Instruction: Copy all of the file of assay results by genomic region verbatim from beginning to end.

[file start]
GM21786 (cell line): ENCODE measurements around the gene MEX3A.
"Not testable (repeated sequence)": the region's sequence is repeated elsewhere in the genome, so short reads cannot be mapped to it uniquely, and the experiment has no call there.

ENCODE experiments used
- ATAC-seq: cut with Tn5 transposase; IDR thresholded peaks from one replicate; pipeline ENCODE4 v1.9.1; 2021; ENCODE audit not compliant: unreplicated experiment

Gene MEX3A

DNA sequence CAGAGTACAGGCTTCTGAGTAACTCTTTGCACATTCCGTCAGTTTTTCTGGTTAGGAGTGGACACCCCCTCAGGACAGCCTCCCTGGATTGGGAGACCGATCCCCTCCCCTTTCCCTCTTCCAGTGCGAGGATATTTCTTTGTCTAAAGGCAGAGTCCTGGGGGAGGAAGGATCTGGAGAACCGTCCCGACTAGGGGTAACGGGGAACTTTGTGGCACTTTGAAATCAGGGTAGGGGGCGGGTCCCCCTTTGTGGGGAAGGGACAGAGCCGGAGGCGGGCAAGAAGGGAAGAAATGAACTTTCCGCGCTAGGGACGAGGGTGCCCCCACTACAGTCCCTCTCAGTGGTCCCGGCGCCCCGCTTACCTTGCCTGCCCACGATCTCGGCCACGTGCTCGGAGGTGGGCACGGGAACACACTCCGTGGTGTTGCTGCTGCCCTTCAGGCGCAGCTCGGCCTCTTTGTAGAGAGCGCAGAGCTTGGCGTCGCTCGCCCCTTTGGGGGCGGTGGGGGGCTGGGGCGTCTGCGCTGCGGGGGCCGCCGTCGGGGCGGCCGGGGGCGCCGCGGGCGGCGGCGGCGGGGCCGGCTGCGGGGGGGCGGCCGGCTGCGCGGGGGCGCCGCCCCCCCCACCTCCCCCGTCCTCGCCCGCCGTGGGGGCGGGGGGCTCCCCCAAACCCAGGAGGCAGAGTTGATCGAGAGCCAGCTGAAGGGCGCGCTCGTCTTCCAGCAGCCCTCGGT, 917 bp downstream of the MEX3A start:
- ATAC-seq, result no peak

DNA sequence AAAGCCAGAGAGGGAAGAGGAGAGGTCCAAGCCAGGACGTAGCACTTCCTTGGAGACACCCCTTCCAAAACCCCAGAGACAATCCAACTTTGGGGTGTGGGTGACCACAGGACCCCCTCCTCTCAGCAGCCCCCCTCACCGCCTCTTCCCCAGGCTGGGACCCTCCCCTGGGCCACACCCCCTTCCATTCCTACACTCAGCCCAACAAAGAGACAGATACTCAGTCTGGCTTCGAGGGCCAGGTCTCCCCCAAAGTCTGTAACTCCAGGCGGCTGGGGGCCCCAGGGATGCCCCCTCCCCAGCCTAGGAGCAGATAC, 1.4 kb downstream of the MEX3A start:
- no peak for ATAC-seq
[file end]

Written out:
GM21786 (cell line): ENCODE measurements around the gene MEX3A.
"Not testable (repeated sequence)": the region's sequence is repeated elsewhere in the genome, so short reads cannot be mapped to it uniquely, and the experiment has no call there.

ENCODE experiments used
- ATAC-seq: cut with Tn5 transposase; IDR thresholded peaks from one replicate; pipeline ENCODE4 v1.9.1; 2021; ENCODE audit not compliant: unreplicated experiment

Gene MEX3A

DNA sequence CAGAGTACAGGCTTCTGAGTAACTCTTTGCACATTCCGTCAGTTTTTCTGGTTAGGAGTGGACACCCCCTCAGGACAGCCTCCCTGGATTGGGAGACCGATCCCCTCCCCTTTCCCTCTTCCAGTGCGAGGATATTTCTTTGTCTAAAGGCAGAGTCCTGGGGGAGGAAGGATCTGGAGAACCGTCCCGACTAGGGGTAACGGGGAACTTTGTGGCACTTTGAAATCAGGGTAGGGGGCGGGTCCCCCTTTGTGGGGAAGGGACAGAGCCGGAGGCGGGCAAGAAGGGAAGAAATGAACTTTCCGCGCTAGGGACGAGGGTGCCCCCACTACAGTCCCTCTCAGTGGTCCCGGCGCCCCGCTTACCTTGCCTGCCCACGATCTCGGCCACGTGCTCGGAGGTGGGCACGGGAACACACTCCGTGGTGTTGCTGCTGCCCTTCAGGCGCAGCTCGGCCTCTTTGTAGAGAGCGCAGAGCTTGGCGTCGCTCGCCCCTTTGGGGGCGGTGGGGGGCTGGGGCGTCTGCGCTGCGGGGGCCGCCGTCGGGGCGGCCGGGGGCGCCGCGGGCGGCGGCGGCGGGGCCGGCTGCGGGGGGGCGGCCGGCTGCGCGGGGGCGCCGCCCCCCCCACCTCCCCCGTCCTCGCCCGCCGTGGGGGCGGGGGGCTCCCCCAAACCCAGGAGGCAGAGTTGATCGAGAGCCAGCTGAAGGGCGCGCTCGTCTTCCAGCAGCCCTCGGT, 917 bp downstream of the MEX3A start:
- ATAC-seq, result no peak

DNA sequence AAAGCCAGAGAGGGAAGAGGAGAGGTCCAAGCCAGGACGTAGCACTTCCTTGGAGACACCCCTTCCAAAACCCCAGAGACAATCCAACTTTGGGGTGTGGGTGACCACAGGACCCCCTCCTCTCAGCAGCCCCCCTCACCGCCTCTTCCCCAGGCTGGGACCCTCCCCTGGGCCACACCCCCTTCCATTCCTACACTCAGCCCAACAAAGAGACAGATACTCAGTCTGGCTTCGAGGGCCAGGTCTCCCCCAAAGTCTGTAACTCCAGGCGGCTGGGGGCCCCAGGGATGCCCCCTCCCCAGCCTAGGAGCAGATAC, 1.4 kb downstream of the MEX3A start:
- no peak for ATAC-seq